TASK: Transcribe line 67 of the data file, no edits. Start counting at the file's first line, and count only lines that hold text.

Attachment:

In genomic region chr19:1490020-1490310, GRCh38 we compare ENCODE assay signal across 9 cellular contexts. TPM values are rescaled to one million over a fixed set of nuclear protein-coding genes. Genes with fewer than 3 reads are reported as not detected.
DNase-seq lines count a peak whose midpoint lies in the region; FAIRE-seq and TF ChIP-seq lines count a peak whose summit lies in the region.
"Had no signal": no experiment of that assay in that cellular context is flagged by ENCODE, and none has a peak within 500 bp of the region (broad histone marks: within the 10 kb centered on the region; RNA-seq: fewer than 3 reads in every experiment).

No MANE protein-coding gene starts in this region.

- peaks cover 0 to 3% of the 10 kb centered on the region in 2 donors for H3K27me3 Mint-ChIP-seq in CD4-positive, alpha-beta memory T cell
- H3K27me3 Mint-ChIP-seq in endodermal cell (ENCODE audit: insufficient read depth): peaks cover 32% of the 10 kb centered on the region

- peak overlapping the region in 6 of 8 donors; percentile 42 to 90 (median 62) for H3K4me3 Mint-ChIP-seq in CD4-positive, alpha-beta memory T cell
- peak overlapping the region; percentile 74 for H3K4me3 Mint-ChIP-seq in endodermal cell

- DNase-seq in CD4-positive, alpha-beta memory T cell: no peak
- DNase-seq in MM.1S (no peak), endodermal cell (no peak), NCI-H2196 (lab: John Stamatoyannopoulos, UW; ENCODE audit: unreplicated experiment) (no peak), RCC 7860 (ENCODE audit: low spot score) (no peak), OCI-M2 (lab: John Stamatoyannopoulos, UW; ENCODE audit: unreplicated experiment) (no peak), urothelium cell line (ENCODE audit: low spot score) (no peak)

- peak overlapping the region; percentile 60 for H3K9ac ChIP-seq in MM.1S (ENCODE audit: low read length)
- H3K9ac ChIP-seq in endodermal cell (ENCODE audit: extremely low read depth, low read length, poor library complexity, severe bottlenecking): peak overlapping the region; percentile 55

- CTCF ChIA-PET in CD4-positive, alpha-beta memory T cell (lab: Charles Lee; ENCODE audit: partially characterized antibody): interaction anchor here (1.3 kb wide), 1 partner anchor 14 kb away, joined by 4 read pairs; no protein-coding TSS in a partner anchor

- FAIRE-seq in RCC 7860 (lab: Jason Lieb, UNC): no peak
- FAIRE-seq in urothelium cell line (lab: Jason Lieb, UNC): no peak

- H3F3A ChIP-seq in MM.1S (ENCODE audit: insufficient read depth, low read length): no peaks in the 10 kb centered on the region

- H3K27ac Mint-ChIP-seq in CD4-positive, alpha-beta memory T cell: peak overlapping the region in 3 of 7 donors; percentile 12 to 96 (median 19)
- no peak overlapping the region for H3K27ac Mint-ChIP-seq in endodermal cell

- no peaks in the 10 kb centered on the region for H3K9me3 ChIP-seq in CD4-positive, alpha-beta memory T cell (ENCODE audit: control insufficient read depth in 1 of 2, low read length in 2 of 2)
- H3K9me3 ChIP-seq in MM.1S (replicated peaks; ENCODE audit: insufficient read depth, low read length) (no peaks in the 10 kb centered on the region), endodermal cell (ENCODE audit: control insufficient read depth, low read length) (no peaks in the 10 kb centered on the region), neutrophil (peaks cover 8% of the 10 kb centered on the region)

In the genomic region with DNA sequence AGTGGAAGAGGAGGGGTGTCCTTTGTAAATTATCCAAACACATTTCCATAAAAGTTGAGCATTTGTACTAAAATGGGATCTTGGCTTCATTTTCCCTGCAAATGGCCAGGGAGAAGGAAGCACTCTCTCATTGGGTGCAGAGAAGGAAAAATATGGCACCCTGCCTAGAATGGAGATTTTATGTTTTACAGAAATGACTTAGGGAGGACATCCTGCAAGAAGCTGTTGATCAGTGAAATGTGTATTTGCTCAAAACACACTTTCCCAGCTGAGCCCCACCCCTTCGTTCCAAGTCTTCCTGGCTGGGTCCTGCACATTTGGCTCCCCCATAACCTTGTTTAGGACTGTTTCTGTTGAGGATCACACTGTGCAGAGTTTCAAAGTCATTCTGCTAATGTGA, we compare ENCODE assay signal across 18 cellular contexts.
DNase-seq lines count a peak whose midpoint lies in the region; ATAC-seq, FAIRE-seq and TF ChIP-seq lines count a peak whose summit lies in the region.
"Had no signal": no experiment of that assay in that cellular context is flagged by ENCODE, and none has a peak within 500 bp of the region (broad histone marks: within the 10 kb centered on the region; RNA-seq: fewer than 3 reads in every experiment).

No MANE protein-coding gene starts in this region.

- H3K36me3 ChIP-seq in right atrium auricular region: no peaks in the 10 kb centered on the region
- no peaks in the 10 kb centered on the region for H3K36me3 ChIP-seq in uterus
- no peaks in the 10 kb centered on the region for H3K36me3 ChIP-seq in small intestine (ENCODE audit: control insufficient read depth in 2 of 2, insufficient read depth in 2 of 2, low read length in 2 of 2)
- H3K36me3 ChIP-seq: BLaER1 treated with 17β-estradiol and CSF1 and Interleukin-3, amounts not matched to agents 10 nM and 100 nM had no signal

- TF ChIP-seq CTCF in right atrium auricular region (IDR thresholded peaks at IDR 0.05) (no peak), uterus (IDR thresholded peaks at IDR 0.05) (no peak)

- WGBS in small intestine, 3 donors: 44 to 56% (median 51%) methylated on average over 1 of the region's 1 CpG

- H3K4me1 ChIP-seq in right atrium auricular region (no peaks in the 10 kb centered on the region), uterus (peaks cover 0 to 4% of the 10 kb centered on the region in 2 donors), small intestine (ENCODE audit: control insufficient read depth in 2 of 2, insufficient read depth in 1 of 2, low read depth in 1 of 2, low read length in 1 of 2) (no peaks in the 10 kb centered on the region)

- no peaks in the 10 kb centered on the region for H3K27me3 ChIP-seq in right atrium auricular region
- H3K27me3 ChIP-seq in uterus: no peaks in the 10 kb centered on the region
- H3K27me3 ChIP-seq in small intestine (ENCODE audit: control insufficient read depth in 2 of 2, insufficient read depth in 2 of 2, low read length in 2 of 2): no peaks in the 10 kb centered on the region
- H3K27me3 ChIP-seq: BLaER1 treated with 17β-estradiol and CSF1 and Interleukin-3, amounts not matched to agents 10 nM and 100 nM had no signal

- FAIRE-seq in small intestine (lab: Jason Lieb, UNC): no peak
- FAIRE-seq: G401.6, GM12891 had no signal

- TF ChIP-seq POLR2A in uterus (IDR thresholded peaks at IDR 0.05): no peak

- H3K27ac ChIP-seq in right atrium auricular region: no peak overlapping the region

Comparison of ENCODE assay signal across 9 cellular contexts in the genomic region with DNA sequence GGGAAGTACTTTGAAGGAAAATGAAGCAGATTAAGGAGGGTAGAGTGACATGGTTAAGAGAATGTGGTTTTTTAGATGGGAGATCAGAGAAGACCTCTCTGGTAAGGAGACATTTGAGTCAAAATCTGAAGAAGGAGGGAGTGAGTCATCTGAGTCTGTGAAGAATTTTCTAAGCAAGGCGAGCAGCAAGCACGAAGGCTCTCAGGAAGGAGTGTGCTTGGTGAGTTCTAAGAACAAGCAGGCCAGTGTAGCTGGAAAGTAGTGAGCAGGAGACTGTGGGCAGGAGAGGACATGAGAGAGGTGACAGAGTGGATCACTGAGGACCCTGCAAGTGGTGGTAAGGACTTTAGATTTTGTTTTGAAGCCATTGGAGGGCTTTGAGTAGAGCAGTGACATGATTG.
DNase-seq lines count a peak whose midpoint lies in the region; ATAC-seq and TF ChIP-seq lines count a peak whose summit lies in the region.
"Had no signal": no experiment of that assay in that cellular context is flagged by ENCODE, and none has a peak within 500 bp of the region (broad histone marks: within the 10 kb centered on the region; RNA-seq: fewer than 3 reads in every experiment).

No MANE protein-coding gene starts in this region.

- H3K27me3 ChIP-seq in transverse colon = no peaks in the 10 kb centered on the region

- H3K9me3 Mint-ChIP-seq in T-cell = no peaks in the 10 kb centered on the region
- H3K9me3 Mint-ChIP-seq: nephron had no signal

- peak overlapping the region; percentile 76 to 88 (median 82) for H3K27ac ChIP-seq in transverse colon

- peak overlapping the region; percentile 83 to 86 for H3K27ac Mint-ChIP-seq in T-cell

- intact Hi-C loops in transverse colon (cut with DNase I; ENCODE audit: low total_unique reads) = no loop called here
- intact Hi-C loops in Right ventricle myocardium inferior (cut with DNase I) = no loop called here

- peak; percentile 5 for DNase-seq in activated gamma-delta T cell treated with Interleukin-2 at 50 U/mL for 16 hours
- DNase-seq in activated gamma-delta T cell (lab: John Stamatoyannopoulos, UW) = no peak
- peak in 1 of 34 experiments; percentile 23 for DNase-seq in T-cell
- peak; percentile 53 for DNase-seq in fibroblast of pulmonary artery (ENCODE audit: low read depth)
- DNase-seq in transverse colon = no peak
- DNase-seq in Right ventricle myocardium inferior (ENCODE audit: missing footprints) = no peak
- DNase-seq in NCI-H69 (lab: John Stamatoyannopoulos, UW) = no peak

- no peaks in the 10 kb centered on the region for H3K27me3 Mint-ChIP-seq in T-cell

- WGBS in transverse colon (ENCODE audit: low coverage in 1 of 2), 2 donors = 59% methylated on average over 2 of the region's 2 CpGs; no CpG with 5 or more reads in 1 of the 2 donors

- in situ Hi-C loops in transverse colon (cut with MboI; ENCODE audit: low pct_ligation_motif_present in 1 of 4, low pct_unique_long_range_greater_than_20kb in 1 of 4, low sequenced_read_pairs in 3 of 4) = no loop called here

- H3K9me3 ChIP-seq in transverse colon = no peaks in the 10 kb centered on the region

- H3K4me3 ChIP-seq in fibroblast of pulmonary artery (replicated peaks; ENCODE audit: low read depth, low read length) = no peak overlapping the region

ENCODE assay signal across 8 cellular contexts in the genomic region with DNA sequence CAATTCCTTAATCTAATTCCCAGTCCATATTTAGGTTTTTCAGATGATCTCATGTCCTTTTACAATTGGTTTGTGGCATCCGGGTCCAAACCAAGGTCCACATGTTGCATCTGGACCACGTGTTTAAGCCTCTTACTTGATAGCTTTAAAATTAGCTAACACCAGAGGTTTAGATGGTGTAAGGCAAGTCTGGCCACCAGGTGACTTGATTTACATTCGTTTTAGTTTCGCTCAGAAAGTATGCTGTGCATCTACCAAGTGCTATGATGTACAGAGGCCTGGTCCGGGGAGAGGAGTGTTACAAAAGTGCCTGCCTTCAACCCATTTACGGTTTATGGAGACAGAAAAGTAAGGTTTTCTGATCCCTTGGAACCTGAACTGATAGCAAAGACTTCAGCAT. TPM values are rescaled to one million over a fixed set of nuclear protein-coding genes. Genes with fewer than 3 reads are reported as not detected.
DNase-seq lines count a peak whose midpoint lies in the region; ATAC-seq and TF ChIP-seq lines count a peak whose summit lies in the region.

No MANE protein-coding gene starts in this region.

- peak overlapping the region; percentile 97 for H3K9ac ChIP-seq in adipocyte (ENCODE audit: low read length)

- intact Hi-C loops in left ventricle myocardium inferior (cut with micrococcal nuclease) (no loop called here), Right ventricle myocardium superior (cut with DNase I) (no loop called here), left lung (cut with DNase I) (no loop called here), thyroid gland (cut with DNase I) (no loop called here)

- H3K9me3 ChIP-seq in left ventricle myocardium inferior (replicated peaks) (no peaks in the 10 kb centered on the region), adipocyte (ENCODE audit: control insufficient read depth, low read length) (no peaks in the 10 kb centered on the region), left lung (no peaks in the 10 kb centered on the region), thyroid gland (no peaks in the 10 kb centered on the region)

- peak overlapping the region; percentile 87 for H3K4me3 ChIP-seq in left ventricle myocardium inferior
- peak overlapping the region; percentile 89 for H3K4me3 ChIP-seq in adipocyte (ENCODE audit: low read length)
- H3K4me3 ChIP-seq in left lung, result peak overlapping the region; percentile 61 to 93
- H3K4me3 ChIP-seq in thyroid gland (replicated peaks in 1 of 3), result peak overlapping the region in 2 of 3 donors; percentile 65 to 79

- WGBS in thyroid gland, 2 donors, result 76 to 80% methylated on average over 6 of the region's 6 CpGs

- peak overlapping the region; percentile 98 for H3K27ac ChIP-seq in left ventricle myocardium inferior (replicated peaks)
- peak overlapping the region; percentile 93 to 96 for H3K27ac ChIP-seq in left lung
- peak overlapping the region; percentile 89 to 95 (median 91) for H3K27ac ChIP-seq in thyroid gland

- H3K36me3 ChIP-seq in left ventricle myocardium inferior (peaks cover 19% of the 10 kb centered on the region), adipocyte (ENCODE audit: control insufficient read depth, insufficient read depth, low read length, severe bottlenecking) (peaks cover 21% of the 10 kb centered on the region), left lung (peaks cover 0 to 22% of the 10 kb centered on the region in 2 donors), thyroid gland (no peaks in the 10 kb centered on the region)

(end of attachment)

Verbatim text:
- intact Hi-C loops in left ventricle myocardium inferior (cut with micrococcal nuclease) (no loop called here), Right ventricle myocardium superior (cut with DNase I) (no loop called here), left lung (cut with DNase I) (no loop called here), thyroid gland (cut with DNase I) (no loop called here)